For many couples, several months of lockdown presented them with challenges they’d not faced in their relationships before.

But now many aspects of lockdown have eased.

Adjusting to the new normal and the end of many restrictions may impact on our relationships, just like adjusting to lockdown in the first place had an effect, says our member Mary Aaron.

“It’s more complicated now,” says Mary, a relationship counsellor.

“For some couples lockdown was catastrophic. They had nowhere to go to or to escape to.

“But for many couples lockdown was just about working fine. It was a safe space. They were both at home. Yes, there was a lot of balancing to be done between work and home. There may have been a rota to look after the kids. But people adjusted.

“Now things have changed again. The balance has shifted again. One or both partners may be back out at work. Couples have had to adjust to changes all over again.

“It’s become a different type of balancing act,” she added.

She says couples are having to work out how to balance their lives, work, family and children all over again.

“The end of lockdown has thrown up all the old problems again – and now there are new ones too. For couples who were having difficulties before, things may have gone quickly back to how they were before lockdown. But often they just don’t talk to each other about it or listen to what their partner’s feeling. It can build up into more of a problem.”

Mary’s shared her thoughts and what can help with relationship problems, if things are becoming difficult since lockdown restrictions eased.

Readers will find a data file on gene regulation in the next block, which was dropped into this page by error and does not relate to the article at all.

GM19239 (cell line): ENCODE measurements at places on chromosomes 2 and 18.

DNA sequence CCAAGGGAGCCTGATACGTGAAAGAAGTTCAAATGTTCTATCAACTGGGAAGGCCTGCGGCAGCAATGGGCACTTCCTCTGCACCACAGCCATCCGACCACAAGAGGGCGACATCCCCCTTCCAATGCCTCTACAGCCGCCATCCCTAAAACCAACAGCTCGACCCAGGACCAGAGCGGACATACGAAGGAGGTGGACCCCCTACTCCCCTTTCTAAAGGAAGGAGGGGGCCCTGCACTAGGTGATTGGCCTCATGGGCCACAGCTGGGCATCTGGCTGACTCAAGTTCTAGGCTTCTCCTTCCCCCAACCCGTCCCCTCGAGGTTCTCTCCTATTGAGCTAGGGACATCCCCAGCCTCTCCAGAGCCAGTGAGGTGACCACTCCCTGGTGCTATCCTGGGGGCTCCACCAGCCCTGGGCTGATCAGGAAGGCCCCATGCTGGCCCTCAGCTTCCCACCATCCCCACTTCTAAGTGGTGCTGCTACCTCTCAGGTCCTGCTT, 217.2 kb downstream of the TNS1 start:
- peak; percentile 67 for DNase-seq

Find time to be together – and to talk

Mary says it’s crucial to try to structure some time together.

That doesn’t have to be the traditional date night, with a trip out for a meal or to the pub, if you’re not comfortable or not able to leave your home and take advantage of venues reopening.

Sitting on the sofa and having a good chat is important.

“Pinch an hour. Talk through your difficulties,” she says.

“One night a week of quality time together can be really sustaining for a relationship.

“Talking to each other is so important as a couple. Keep that communication going. Ask each other ‘how is it for you?’, ‘what can I do?’ adds Mary.

Hear the experiences of the other person

As well as talking and asking questions of each other, it’s important that you listen to your partner’s answers and experiences.

Mary adds: “Make sure you hear the experiences of the other person. Listen to them say how they feel. If you’ve had a fight, make sure you talk about how you feel about it afterwards.”

Break things down into bitesize chunks

Mary recommends trying not to think or plan too far ahead at the moment. She suggests just thinking on a week by week basis.

She adds: “The world is still changing day by day. If you try to think too far ahead or think about everything that’s going on at once it can be really overwhelming and difficult.

“Break things down into bitesize chunks and look at one bit of your problem or situation at a time.”

Seek professional support if you need it

A relationship counsellor can give you a professional, non-judgmental and supportive space to help you identify issues in your relationship and help you navigate your way through those difficulties together.

Couples counselling can be delivered in person – but also online, by telephone or via email.

To find a relationship counsellor who can help you visit our Therapist Directory.